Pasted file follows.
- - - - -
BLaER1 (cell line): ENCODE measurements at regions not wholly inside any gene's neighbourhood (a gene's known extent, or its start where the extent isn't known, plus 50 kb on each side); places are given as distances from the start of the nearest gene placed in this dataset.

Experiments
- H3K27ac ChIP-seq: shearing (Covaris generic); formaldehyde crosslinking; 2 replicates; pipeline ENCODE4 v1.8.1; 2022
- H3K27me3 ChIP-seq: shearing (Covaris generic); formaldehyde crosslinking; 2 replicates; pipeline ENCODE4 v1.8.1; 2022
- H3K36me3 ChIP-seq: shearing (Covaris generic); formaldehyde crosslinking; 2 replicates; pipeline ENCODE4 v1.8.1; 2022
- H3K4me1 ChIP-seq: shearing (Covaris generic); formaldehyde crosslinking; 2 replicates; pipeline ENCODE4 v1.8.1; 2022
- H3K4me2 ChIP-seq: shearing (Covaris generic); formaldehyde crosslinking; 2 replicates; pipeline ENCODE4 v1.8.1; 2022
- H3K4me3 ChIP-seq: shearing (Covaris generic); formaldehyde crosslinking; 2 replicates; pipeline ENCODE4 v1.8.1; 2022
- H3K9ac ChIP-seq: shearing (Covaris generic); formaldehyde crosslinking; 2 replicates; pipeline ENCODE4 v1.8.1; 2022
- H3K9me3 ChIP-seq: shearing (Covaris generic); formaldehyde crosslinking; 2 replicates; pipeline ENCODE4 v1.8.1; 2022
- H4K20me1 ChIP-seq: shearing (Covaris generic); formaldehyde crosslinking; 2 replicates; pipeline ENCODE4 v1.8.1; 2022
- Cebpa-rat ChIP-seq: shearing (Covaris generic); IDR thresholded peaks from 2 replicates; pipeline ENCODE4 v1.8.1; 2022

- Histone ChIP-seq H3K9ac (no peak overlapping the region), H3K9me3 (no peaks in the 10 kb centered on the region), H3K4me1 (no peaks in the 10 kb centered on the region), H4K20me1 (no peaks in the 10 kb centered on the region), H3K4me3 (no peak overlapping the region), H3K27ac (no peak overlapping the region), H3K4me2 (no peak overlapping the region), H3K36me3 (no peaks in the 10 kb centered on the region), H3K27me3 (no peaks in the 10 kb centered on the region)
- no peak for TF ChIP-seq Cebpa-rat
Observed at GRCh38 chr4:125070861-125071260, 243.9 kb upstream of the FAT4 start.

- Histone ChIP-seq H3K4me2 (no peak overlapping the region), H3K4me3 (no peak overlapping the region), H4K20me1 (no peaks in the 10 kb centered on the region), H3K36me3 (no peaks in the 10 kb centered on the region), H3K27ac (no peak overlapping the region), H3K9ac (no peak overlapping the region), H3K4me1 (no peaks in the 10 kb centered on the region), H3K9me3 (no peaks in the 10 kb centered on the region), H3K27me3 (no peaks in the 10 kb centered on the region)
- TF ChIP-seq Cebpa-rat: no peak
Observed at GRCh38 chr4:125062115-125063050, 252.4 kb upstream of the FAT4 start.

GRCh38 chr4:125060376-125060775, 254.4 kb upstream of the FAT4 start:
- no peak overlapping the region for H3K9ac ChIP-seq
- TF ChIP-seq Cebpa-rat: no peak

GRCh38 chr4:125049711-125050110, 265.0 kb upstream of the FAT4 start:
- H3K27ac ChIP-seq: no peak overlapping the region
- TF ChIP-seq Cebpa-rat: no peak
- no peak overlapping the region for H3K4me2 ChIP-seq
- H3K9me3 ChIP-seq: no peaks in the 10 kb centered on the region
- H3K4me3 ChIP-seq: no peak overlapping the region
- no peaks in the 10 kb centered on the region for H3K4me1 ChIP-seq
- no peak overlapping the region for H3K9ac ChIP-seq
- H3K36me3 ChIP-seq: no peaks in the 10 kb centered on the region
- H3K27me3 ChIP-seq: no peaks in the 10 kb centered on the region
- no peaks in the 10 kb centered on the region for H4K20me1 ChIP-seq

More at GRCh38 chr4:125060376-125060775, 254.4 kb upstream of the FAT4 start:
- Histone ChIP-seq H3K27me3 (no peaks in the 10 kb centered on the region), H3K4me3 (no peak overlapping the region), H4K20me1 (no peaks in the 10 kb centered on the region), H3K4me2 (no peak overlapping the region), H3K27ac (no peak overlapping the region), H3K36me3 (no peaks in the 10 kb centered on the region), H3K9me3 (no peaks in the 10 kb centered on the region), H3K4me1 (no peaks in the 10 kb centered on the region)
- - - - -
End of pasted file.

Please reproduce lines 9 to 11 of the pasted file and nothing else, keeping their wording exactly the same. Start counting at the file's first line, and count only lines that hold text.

- H3K9ac ChIP-seq: shearing (Covaris generic); formaldehyde crosslinking; 2 replicates; pipeline ENCODE4 v1.8.1; 2022
- H3K9me3 ChIP-seq: shearing (Covaris generic); formaldehyde crosslinking; 2 replicates; pipeline ENCODE4 v1.8.1; 2022
- H4K20me1 ChIP-seq: shearing (Covaris generic); formaldehyde crosslinking; 2 replicates; pipeline ENCODE4 v1.8.1; 2022